Step One: The Text Dummy
Setting the imagination free to explore
The first thing I do when I get a new picture book story to illustrate is to emerge myself in the world and the characters by reading the manuscript several times and daydreaming and imagining the possibilities in style and feel. What style of illustration does the story call out for? I work in a variety of styles from cartoony to realistic and the style is determined by the flavor and needs of each story. With those thoughts and ideas swirling in my mind, I begin the text dummy.
After reading through the manuscript many times and getting a feel for the cadence of a story, I break it into 15 sections — the number of spreads in a traditional 32 page picture book, including the last half page 32. This leaves page 1 and 2/3 open for title page, copyright and dedication. The story starts on page 4/5, at least the text part of the story.
I fold 9 sheets of 11x17 copy paper and staple in the middle (using my special stapler as seen in the picture set up). I got this ages ago and no matter how many times I’ve moved — which has been a lot — I have brought that with me since I decided to be a picture book writer and illustrator way back in 1987 while I was living in Boston.
The text chunks need to be similar in size and pull the weight of a scene, pulling readers through each scene and page turn. Like chapter enders, each spread needs to be a sort of cliff hanger so the reader is excited to turn the page to see what happens next.
As I’m cutting and pasting the text into the spreads, I am thinking about how the story is unfolding and what each turn of the page brings. I’m imagining the scenes and the characters and diving into this story’s world. I’m thinking of how I can approach each scene from a different angle? What story can I tell that isn’t being told by the words? What is the story between the lines? How can I encourage imagination?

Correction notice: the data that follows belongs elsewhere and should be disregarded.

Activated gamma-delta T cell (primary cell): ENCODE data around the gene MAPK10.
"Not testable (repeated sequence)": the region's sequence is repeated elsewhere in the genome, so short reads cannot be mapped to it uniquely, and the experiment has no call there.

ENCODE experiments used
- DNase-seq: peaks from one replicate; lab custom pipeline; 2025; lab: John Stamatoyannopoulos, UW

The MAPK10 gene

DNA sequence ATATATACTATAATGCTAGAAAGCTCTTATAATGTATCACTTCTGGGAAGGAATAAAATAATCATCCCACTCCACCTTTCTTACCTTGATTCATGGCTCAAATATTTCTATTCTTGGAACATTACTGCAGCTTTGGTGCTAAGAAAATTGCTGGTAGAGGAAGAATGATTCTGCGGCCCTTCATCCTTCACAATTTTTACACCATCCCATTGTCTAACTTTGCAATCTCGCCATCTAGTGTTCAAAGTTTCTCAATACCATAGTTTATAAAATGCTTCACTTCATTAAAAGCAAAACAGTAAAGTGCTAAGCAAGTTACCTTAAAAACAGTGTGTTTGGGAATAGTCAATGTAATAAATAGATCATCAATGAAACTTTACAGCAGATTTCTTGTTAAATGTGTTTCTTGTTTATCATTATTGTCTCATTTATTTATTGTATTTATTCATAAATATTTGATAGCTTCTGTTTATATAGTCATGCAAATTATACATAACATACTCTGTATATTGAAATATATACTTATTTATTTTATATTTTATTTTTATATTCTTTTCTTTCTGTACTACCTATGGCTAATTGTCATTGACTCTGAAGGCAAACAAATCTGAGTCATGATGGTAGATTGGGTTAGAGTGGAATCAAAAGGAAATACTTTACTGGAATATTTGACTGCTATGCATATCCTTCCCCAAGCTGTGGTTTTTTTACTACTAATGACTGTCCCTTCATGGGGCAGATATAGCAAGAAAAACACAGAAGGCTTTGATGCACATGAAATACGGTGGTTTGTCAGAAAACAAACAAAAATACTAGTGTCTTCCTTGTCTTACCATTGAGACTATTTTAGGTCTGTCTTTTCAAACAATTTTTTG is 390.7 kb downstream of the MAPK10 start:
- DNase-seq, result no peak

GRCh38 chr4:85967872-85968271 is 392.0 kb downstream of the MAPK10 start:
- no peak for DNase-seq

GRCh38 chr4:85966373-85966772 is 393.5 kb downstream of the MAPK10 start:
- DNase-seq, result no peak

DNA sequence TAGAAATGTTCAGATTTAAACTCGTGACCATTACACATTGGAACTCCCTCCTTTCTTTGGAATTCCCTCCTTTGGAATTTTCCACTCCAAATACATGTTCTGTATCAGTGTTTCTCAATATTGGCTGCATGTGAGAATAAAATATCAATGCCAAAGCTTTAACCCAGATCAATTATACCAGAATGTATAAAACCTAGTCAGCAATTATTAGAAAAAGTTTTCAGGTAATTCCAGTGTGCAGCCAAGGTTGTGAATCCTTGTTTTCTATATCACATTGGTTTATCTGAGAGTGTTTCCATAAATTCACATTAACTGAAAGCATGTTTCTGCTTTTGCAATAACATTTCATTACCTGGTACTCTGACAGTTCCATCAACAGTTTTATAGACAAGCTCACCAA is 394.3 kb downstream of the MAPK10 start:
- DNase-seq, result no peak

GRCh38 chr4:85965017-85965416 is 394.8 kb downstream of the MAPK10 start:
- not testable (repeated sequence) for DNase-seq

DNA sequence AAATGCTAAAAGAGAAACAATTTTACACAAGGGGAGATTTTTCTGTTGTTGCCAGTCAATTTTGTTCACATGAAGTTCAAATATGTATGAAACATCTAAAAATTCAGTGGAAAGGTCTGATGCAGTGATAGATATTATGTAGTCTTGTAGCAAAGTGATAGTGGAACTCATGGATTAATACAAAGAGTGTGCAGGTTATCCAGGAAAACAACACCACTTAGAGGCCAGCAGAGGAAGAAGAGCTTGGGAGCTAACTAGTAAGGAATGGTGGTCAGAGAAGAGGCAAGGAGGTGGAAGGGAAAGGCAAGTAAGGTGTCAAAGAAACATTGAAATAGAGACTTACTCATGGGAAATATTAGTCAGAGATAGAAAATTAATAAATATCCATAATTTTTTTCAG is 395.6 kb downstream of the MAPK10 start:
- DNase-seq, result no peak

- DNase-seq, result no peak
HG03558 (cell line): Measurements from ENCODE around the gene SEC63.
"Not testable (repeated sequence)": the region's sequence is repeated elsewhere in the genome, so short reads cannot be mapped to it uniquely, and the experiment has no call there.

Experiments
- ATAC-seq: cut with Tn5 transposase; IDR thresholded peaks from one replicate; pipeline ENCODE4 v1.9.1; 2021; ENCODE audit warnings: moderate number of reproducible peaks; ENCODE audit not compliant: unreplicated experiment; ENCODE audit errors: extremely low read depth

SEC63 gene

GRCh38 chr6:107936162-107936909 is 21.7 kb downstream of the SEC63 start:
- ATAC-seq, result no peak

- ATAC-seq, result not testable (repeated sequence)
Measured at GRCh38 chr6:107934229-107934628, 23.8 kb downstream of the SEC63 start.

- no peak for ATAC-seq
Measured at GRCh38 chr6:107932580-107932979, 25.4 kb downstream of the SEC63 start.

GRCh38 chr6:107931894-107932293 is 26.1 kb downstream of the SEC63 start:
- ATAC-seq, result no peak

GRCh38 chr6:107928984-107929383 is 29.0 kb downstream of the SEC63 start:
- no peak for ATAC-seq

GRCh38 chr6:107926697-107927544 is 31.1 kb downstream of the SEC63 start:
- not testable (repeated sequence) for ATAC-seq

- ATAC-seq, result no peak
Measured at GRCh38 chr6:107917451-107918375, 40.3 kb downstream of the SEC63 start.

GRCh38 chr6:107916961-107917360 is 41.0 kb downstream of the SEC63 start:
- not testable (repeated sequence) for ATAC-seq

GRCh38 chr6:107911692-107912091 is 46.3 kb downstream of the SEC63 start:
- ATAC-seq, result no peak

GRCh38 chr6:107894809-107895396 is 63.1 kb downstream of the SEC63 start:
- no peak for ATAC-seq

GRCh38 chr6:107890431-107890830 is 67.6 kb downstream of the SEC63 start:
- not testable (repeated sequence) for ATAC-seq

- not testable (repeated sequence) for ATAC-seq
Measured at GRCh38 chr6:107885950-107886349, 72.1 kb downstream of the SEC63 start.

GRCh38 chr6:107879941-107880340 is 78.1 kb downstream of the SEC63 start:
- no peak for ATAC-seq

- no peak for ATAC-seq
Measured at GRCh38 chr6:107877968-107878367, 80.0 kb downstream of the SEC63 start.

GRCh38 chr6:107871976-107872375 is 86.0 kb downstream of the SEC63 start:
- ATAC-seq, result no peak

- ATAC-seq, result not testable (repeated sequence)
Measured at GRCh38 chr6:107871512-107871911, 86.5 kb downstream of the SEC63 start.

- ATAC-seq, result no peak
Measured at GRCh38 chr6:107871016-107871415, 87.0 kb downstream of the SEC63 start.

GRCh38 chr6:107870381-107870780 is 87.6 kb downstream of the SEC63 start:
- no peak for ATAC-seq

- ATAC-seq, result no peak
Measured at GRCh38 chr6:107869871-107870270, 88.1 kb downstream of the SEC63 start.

There are so many rich and fun details in my Mom’s story, and I kept coming around to the line in Mom’s initial paragraph, “My inspiration works best when I am lying beside a child at bedtime in a dark room with his/her little imagination running with mine into storyland.”
I don’t want to distract from that, which means adding the right amount of details to allow room for a child’s imagination to add to the experience and to Willie’s world.
Eensy, Teensy Teddy Bear’s Adventure is longer than picture books of today and is more like a traditional story book with more details in the text. I don’t want to illustrate exactly what the words have already said. Kids’ imaginations will see that as they hear the story being read to them, so I want to add unique details that add another layer to the story, details that will encourage imagination and the unfolding of the story in the child’s mind.
This is the goal anyway — and yet also provide beautiful and fun illustrations to delight your eyes.
Thoughts running through my head:
* blank space —white space to allow kid’s imaginations to fill in elements of the story while listening.
* maybe traditional layout — text in paragraphs on one page and illustration on the other with a wide border. This may be too limiting to allow for fun and imagination. It’s a dance between what the story demands and needs to live and breath and what I need to live and breath life into the story with my art.
* Oooh, perhaps a limited palette of colors — allowing reader’s imaginations to fill in color details as well
Or I’ll forget all that and just go with the flow. Too much planning and thinking will squelch my creativity. I’ve learned that over the years. That’s why I started #PaintPlay, which means I wing it with splattering paint around and see where that takes me.
Stay tuned for more winging it within a framework of completing a full book. Up next is character development.
Feel free to ask any questions you have about my process at any time. I want this to be fun for you as well!
Thanks for sharing in the journey!